This Graph May Explain Why Cable Companies Aren’t Rushing To Get Into Standalone Streaming

ottsubsWith pay-TV subscription numbers dropping as people turn to online sources for their entertainment and news, it might seem sensidble that the pay-TV giants would jump into the streaming video business. But with the exception of Dish-owned Sling TV, that hasn’t been the case. That might be because consumers appear to be quite fickle about their use of these standalone services.

A recent report from Parks Associates finds a significant level of customer turnover for most streaming, or over the top [OTT], services.

Netflix, which has the highest level of customer loyalty in the group, still saw about 9% of its customers cancel in the last year, according to Parks. The turnover at Amazon Prime cancellations was much higher, at around 30%. Meanwhile, the churn for Hulu’s premium tier (formerly called Hulu Plus) was about half the customer base.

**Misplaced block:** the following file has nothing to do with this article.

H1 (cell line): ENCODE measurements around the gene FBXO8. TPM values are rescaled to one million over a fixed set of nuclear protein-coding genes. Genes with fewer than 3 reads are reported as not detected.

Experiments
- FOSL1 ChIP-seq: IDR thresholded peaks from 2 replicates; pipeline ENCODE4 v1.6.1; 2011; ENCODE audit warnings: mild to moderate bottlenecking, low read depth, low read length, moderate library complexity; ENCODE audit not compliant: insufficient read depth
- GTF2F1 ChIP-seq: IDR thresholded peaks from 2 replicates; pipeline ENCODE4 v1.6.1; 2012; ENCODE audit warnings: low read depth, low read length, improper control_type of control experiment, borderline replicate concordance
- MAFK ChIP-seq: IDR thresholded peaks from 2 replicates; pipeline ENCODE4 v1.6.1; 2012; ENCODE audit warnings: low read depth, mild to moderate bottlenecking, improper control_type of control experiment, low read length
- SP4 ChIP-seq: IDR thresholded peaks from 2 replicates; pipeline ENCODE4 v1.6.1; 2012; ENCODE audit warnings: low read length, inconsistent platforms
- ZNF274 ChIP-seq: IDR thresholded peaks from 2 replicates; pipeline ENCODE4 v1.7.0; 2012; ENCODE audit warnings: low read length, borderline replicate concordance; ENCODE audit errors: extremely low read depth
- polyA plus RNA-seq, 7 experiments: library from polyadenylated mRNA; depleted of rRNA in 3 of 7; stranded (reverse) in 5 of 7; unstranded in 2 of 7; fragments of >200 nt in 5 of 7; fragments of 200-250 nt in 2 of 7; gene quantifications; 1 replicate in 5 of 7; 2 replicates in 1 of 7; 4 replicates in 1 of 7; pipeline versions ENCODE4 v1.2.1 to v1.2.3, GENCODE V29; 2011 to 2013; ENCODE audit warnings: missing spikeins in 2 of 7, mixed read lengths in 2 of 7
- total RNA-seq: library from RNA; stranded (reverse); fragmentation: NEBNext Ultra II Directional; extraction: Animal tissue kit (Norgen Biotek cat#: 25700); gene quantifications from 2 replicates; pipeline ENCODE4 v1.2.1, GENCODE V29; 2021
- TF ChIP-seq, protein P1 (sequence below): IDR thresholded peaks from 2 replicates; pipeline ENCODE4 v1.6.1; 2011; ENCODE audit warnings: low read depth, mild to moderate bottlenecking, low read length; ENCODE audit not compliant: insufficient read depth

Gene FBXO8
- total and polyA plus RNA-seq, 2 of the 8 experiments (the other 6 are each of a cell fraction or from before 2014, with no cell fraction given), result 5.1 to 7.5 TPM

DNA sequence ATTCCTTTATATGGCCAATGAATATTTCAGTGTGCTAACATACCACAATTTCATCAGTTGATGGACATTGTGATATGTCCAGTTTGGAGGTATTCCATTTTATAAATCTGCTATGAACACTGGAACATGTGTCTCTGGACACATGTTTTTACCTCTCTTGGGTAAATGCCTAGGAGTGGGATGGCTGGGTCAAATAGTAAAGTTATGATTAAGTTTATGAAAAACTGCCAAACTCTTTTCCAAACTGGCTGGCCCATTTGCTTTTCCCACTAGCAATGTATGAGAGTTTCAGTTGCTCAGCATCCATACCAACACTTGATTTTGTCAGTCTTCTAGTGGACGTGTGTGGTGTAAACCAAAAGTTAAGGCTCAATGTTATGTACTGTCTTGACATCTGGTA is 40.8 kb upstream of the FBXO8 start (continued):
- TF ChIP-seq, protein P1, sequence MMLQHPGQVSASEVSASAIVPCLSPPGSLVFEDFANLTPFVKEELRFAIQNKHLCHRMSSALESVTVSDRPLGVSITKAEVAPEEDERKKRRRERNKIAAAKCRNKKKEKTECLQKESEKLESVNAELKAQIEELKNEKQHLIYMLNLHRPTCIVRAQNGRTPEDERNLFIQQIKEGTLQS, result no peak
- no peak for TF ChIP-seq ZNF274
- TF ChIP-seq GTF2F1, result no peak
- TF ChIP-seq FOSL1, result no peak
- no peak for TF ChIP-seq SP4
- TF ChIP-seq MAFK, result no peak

For the smaller services, the turnover rate is up around 60% as customers dip their toes in and out.

“The high churn rate for many of these services suggests that consumers are holding onto their Netflix account while experimenting with the wide variety of other video subscription options,” said Brett Sappington, Director, Research, Parks Associates.

Thus, pay-TV providers — many of whom have little or no competition in their local markets and who often lock new customers in with multiyear contracts — may be reluctant to get into a business where they are constantly having to chase new subscribers to replace defecting ones. It’s easier for cable operators to focus on retaining their broadband customers who need Internet connections to access Netflix and the others.

“These video services are relatively low cost, so consumers can easily experiment with different services to find the ones that best suit their interests,” explains Parks’ research analyst Glenn Hower. “At the same time, they can quickly consume the most interesting content within a service and move on.”

Comcast recently announced a standalone streaming service, cleverly dubbed “Stream,” but unlike Sling TV — which provides live online access to around 20 cable channels — Stream is effectively HBO Now with an assortment of freely available over-the-air stations. Additionally, Stream is only available to Comcast broadband subscribers and only people who live within the company’s cable footprint.